A well-informed debate must be based on shared information and knowledge. There are scientific publications in which claims about GMO soy have been analysed. The publications are available. These pieces of research give us a more nuanced image of a number of contested issues to mention a few. Among them are: - GM soy is not the critical factor in the increasing scale of soy production. - There is no evidence that GM soy has reduced the genetic diversity of soy. - GM soy cultivation is no threat to the GM-free soy production, if precaution is taken. - The question whether GM soy facilitates monoculture remains unanswered. It is certainly not the only driver. - GM soy has contributed to increased adoption of zero-till systems that conserve soil carbon, prevent erosion and reduce fuel usage by farm machinery and increased farmer profitability. - GM soy productivity is not structurally higher than that of conventional soy. - GM soy can encourage the expansion of natural areas. - GM soy leads to a strong change in the type of herbicide used and reduced pesticide/ herbicide use.

The two recent research studies referred concludes similarly in terms of productivity, but shows a decrease of the production costs by which the income increase for the producers raises substantially (economic dimension of sustainability) by 68%. Besides, the study indicates that there is indeed a decreased use of herbicides and insecticides (ecological dimension of sustainability). The social acceptability of GMO soy globally cannot be questioned (social dimension of sustainability). For instance, China’s animal feed industry uses over 80% of the 65% of its share of global soy imports. The Netherlands annually imports 8.2 million tons of soy. Over 90% of that is GMO soy. Farmers feed their livestock with this soy. The meat is subsequently exported or consumed as well as the associated dairy products. This factual behaviour legitimates GMO. I suspect that the GMO discussion should mainly be a discussion on the level of impacts. Does a similar technique contribute to the sustainability of agricultural production: yes or no? And is this contribution substantially better than that of other improvement techniques or agricultural systems in terms of total volumes produced and not small plot level total productivity of a system?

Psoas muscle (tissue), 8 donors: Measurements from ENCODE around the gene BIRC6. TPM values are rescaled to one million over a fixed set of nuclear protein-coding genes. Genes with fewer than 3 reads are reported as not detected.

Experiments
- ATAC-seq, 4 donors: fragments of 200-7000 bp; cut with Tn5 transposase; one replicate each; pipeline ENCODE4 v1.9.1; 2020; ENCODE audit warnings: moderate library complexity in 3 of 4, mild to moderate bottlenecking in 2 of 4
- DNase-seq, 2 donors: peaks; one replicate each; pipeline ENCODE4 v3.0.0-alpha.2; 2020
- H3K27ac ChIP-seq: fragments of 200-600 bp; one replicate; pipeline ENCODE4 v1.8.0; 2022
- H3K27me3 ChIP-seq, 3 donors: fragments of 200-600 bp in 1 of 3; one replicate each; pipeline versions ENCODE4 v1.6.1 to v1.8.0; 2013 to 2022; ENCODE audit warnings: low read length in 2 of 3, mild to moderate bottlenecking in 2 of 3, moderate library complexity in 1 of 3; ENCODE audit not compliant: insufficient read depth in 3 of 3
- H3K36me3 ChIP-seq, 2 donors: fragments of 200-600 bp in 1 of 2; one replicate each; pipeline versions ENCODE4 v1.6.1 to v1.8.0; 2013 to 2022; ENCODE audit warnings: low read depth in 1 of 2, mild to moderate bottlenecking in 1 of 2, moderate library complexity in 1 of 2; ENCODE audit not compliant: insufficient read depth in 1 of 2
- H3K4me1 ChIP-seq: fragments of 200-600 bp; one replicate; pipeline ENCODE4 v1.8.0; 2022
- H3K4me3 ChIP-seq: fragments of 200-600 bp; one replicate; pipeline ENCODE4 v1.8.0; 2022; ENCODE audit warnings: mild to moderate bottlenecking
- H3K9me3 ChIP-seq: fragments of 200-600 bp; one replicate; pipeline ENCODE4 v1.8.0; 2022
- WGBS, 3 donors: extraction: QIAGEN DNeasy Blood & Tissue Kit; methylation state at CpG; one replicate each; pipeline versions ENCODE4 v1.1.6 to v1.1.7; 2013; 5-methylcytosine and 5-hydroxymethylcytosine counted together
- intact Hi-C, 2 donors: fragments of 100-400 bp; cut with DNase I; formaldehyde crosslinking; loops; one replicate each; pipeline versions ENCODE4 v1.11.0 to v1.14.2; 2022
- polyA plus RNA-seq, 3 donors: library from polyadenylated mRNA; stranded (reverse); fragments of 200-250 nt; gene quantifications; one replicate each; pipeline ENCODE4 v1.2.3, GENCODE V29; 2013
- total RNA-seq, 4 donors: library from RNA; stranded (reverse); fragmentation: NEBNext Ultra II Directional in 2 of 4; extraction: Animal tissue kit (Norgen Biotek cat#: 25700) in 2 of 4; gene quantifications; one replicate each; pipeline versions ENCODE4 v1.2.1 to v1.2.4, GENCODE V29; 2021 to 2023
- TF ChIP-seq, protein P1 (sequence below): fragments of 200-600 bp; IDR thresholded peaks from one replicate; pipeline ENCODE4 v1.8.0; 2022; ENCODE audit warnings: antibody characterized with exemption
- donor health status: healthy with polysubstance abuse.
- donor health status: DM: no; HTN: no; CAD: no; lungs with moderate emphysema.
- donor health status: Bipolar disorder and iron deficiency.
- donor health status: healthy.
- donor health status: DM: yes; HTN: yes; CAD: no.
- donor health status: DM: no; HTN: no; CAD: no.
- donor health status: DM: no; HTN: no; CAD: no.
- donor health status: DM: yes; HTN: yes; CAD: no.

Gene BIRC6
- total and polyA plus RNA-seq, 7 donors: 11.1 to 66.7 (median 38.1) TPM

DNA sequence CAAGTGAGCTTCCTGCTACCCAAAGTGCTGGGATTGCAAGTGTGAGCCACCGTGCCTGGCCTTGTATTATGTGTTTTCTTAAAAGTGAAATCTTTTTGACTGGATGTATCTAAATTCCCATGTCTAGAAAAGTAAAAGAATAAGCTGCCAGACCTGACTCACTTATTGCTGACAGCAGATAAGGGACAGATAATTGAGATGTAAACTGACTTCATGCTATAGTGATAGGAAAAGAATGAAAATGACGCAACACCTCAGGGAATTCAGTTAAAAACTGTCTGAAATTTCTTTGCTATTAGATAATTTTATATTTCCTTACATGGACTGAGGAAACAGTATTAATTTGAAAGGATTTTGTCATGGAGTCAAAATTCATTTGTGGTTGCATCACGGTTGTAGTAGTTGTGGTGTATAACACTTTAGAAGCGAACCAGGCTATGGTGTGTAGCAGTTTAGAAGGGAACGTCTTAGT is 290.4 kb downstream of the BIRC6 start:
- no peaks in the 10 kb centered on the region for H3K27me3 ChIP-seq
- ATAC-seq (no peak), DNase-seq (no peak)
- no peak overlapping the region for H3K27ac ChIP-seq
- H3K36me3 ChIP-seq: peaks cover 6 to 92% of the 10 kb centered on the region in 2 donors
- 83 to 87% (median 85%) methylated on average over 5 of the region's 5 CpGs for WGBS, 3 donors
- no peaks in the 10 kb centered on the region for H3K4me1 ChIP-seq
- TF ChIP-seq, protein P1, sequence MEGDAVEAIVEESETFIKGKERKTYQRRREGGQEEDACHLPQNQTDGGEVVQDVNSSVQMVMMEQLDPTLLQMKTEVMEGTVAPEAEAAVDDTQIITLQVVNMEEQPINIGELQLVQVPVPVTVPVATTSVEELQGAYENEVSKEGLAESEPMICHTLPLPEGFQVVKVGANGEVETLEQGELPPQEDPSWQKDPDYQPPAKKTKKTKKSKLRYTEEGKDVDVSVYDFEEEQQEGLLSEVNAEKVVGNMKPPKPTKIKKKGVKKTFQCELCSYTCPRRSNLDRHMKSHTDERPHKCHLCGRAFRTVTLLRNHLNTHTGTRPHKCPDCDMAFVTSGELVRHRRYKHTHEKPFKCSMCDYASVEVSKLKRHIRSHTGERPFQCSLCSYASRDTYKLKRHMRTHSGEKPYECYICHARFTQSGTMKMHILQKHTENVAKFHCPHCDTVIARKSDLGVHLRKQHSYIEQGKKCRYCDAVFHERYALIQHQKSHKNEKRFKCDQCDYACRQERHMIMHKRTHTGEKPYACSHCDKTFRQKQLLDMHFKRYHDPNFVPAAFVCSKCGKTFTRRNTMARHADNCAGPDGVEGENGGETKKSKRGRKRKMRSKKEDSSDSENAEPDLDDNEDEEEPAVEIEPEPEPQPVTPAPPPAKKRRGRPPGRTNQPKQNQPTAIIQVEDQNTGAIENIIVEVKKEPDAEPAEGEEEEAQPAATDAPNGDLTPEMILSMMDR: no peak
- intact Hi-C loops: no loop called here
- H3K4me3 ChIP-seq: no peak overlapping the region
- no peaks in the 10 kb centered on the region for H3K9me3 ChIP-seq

The facts discussed shows that an ideological or ethical rejection of GMO won’t take the world very far. Steering the research agenda seems to be the most important issue. I think privately driven technological research serves private interests; societally driven technological research serves public interests. The public interest is huge. We are facing an enormous challenge: 9 billion people in 2050 have a right to a balanced food basket.

Which agricultural systems do we need? It is certain that we are near the availability limits of land and natural resources considering competing claims for food, feed, fibre, fuel and forest. For example, we are facing scarcity with water. A part of the cultivation will have to be intensified. New technologies can contribute. Within a broad scale of technological possibilities, the opportunities that modified crops afford cannot be left out of consideration. There is a possibility that modified crops might be better resistant to external stress factors such as salty soils, drought or even waterlogging or might have specific characteristics that are health improving. However the world is yet to see African governments clear policy pathways in the integration of GM crops or otherwise into agricultural development agendas. Thus agro-ecological farming systems would continue as a farming systems option. As to whether a paradigm shift to this as the sole approach through another agricultural revolution would be a good discourse to pursue. GM would continue to be an option as we face enormous climate crisis and its attendant food production challenges within the context of an exponential world population growth.